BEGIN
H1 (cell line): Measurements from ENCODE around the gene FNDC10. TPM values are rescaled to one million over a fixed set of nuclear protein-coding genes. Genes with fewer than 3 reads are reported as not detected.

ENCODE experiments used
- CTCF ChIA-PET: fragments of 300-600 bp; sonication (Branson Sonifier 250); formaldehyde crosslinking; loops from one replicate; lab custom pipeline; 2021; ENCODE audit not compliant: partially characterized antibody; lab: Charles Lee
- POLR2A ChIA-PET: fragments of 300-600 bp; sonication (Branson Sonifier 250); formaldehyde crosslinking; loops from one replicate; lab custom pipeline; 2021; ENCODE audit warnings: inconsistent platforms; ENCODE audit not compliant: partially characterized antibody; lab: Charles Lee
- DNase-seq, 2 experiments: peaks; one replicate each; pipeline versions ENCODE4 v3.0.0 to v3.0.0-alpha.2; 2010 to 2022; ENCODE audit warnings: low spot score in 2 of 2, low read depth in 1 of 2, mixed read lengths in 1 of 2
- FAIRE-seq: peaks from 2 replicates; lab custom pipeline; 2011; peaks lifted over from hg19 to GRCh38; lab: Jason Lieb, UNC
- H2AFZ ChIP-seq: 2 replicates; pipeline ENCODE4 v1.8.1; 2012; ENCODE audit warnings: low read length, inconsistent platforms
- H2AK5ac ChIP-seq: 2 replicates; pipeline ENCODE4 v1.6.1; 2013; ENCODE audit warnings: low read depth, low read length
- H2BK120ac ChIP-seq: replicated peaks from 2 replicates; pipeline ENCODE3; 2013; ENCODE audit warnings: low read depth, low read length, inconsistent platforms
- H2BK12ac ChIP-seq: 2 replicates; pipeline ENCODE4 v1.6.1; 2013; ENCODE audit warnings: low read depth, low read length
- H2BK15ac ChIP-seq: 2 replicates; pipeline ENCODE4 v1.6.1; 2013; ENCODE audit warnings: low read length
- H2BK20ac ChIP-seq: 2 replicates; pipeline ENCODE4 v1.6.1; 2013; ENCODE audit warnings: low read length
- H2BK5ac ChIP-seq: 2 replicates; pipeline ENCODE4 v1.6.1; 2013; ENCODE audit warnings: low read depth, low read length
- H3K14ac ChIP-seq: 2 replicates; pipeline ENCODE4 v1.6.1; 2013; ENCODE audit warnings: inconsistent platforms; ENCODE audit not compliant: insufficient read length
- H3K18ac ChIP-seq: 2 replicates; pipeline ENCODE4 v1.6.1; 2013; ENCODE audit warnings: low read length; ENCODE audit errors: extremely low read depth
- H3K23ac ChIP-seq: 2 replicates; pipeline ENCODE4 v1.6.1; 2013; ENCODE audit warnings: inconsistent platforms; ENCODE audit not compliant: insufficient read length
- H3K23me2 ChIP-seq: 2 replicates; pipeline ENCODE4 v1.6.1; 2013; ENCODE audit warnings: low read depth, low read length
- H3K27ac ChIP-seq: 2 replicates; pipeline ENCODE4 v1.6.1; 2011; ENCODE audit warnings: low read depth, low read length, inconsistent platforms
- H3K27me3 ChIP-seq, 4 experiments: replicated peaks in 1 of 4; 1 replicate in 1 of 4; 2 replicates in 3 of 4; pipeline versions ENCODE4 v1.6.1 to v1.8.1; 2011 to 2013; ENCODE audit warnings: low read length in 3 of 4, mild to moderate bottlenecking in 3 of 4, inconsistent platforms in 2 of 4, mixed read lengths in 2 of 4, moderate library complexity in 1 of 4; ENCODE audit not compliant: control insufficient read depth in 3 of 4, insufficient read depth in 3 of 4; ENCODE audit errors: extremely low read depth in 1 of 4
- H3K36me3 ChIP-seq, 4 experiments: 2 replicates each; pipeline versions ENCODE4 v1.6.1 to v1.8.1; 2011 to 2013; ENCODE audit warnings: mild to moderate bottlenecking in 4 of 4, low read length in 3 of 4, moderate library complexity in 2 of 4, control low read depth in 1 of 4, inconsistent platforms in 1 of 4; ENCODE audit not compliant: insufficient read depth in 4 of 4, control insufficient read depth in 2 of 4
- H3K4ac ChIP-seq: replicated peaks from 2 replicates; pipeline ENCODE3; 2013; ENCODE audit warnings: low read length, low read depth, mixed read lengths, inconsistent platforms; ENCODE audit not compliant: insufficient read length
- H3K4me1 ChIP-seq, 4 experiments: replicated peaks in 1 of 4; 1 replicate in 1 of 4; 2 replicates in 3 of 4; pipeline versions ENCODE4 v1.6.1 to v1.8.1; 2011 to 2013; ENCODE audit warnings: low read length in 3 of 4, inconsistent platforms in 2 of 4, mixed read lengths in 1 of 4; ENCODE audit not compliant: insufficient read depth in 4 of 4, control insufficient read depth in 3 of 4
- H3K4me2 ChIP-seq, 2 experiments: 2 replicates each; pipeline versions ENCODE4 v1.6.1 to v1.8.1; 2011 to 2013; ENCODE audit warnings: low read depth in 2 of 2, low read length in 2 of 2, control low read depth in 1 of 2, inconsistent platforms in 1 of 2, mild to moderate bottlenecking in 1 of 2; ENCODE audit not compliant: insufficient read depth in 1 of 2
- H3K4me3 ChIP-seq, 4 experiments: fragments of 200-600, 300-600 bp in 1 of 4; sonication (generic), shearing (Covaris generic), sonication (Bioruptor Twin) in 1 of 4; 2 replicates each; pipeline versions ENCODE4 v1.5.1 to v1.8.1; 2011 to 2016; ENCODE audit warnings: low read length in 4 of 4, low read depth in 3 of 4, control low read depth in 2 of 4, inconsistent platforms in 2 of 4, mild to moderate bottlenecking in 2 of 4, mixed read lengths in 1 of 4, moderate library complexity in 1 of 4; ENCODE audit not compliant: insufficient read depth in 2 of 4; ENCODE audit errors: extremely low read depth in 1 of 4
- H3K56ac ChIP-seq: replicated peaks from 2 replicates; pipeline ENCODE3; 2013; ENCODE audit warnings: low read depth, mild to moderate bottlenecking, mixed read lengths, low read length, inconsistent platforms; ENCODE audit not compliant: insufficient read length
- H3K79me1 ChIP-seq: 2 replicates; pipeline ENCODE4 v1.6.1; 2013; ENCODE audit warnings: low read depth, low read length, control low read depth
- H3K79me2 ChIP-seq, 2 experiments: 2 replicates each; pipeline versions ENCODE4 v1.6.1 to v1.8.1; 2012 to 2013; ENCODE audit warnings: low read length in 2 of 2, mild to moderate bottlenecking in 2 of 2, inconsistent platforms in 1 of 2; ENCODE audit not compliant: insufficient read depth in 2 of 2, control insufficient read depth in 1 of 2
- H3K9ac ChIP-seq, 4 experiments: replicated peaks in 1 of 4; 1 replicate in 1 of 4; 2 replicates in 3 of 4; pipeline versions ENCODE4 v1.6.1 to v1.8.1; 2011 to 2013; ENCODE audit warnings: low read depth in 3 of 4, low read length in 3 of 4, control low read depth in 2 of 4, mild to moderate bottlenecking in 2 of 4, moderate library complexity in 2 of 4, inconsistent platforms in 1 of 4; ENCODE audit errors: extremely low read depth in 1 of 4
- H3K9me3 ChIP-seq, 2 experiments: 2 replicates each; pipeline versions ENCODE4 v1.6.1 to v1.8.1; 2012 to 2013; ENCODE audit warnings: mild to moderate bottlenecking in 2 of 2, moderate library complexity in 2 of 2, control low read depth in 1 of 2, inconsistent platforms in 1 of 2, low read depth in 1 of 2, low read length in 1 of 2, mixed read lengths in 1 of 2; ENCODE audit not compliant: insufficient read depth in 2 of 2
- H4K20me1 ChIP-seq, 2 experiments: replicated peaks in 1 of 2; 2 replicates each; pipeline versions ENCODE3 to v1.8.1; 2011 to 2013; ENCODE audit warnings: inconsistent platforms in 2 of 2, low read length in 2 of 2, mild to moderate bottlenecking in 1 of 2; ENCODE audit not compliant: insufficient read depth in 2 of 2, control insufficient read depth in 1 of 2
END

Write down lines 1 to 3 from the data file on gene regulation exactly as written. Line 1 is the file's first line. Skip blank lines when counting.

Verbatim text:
H1 (cell line): Measurements from ENCODE around the gene FNDC10. TPM values are rescaled to one million over a fixed set of nuclear protein-coding genes. Genes with fewer than 3 reads are reported as not detected.

ENCODE experiments used
- CTCF ChIA-PET: fragments of 300-600 bp; sonication (Branson Sonifier 250); formaldehyde crosslinking; loops from one replicate; lab custom pipeline; 2021; ENCODE audit not compliant: partially characterized antibody; lab: Charles Lee